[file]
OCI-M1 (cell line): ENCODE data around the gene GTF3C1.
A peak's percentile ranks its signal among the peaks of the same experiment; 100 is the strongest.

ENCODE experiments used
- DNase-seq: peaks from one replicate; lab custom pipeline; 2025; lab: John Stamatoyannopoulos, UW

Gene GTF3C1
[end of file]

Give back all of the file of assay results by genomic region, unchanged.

OCI-M1 (cell line): ENCODE data around the gene GTF3C1.
A peak's percentile ranks its signal among the peaks of the same experiment; 100 is the strongest.

ENCODE experiments used
- DNase-seq: peaks from one replicate; lab custom pipeline; 2025; lab: John Stamatoyannopoulos, UW

Gene GTF3C1